What Age is too Young to be a Young Carer?

On Monday 11 November 2017, the Evening Standard announced that they are going to start an investigation called The Lost Childhoods. The aim of this new investigation is to bring to light all of the children in London who are vulnerable to “poverty, homelessness, disability, mental health and abuse” (Cohen). In his first article, writer David Cohen interviews Beau Broomfield, an eight year old boy who is serving as his sick mother’s full time carer. Beau describes himself as a very worried child and knows that most kids his age do not have the struggles that he deals with on a daily basis. Ever since he came home to his mum collapsed on the floor, he has taken it upon himself to handle all of her medical needs and house work. He reminds her when to take her pills, helps her move about the house, prepares meals, does laundry, and goes to school. In his mind he knows that he should be out playing with the rest of his 8 year old friends, but his response was “I am worried to leave mum so I stay here” (Broomfield). Unfortunately, Beau’s case is not unique to London’s young people. According to the Children’s Commissioner of England “there are 171,024 young unpaid carers under 18 (in London alone). Some are just under five years old” (Cohen). The reason that the numbers are so high is because many families cannot afford to hire a professional carer, so they rely on their children to take care of them. Beau’s mother, Rose Coffen, for example, has been classified as an ‘in need’ patient, but...
European Solidarity Corps

European Solidarity Corps

Launched under a year ago by the European Union, The European Solidarity Corps is the newest project to get young people out of their comfort zones and out changing the world. With already over 23,000 young people between the ages of 18-30 participating, European Solidarity Corps provides opportunities for Europeans to work or volunteer abroad. Each placement is geared to help both the participant and the people they meet understand the importance of global solidarity. It is all about adapting to other opinions and cultures, while promoting human rights. Young people who want to apply must be open-minded. All of the jobs will require engaging in pluralism, non-discrimination, tolerance, justice, and equality. Additionally, they must be creative because it is encouraged to develop meaningful ways to change society while respecting the culture they are in. Some project examples include: helping to rebuild a school or community centre, supporting newly arrive asylum seekers, clearing vegetation to prevent wildfires, or working with disabled people in a community centre. There are two ways that a young person can get involved with the European Solidarity Corps: volunteering or occupational activities. If one were to opt to volunteer they would have a permanent location for anywhere between 2 and 12 months. This sector is closely related to Erasmus+, so it is common to get funding from the EU to keep up with expenses. Because the work they will be doing is unpaid, volunteers receiving money for travel, accommodation, insurance, meals, and a small amount for living expenses. Those who opt to obtain a job and participate in the occupational activities sector will be paid...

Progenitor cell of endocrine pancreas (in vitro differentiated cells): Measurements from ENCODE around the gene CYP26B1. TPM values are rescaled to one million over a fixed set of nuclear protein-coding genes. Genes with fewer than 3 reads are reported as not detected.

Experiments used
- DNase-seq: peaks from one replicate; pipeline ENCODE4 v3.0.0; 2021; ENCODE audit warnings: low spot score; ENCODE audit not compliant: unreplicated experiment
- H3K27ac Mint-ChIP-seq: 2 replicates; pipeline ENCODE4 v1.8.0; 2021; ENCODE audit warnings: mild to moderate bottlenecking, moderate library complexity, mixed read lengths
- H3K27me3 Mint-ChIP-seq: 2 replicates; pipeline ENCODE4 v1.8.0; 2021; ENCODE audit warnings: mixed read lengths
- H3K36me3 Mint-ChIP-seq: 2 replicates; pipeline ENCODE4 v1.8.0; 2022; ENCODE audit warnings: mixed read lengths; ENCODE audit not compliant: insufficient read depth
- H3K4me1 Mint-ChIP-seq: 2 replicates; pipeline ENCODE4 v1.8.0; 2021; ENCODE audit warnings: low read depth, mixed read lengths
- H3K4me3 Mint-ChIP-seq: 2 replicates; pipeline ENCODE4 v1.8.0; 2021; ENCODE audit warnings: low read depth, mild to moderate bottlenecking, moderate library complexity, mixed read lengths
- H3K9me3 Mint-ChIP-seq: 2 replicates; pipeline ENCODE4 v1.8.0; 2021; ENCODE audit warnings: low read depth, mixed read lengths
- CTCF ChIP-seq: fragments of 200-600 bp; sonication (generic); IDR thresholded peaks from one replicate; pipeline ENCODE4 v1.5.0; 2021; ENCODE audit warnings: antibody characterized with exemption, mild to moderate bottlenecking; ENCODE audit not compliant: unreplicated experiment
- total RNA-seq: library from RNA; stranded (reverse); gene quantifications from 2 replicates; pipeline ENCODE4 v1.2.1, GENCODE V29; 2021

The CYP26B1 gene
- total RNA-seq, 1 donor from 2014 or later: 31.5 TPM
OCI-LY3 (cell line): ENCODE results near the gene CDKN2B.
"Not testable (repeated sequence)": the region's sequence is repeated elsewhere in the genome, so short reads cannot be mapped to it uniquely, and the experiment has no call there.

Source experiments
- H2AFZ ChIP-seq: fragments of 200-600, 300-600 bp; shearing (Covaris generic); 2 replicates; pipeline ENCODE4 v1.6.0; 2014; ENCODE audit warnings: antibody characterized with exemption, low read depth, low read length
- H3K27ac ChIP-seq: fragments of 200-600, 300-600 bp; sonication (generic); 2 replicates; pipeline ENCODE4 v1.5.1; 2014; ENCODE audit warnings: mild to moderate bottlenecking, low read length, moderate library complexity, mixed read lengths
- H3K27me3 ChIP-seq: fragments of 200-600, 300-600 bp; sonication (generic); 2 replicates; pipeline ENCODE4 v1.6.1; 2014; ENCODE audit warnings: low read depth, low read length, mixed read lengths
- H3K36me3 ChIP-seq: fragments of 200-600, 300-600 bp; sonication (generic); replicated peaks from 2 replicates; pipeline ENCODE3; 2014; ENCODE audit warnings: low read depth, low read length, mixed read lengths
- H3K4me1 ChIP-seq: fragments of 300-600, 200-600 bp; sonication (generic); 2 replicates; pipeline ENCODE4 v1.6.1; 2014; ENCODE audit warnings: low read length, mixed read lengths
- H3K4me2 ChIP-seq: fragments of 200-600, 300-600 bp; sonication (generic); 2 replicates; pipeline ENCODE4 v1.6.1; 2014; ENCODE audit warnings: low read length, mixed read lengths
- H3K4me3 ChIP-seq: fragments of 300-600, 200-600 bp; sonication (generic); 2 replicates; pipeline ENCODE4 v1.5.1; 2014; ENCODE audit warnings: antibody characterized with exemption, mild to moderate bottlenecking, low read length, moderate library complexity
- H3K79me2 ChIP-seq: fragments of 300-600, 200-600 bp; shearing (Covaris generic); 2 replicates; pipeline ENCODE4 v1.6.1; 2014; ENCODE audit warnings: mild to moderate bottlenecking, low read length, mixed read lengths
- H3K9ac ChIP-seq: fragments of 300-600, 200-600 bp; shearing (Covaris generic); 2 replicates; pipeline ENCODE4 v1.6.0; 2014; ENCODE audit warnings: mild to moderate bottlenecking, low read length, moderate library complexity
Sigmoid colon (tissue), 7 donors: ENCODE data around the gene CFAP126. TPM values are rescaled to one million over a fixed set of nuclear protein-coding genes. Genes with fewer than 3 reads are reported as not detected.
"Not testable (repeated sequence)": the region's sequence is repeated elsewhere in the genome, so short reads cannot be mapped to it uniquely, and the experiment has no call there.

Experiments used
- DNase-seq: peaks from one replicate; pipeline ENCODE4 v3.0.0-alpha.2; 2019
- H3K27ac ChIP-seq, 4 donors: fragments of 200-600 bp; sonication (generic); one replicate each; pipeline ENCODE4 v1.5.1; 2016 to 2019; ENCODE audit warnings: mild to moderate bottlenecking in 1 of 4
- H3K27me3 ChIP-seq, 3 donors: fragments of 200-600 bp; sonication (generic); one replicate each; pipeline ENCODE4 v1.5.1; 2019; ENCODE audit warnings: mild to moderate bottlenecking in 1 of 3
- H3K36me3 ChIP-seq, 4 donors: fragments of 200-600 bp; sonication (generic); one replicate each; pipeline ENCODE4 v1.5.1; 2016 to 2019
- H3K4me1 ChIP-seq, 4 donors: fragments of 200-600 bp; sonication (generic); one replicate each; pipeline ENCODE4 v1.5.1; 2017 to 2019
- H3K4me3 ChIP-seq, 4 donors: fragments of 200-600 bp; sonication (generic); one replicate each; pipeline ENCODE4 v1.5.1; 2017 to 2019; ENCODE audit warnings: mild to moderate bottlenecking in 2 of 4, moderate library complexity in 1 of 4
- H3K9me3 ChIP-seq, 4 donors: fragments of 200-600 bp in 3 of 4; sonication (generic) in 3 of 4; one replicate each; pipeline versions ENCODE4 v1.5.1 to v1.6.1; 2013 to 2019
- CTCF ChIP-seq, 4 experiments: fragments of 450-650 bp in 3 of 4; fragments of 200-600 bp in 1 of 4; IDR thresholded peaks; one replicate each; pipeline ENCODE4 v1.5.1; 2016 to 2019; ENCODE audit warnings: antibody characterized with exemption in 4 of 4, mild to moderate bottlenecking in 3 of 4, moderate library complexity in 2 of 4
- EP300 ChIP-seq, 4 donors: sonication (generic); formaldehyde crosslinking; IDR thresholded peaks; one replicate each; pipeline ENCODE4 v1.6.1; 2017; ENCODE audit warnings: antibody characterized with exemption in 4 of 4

Dynamix Skatepark – An alternative way of challenging ideas

What has a skatepark got to do with promoting Afrikan Sheroes and Heroes? Not much you would imagine… but Dynamix skatepark are doing exactly that, and they’re doing it in the North-East at their base in Gateshead. Dynamix Skatepark is much more than a skate park, with a vision to actively engage and collaborate with their local community (as well as further afield) to offer alternatives to the status quo of traditional thinking, learning, and creating. Throughout this autumn Dynamix will be rolling out a project to challenge people’s thinking  by focusing on Sheroes and Heroes of Afrikan Heritage. Dynamix’s Creative Director, Rosa Stourac McCreery, outlines their aim “to celebrate Sheroes and Heroes of Afrikan Heritage, and to explore the means by which we can actively challenge racism today, and change the narratives about the history of racism, colonialism and power, which takes the form of a number of events, workshops, and new spaces.” From the end of the month onwards Dynamix will be putting on a number of events including a production of The Tempest (28th October), an exhibition with the Ghanaian-British mural artist – Dreph, a workshop with Akala’s Hip-Hop Shakespeare Company, and much more. If you’re in the North-East over the next few months get along and get involved! If you’re interested in the work done by Dynamix have a look at their website, and in particular the wider vision for the organisation as much more than just a skatepark. In our current climate non-traditional service providers are likely to become the active agents for change in our communities, and Dynamix are already taking steps to...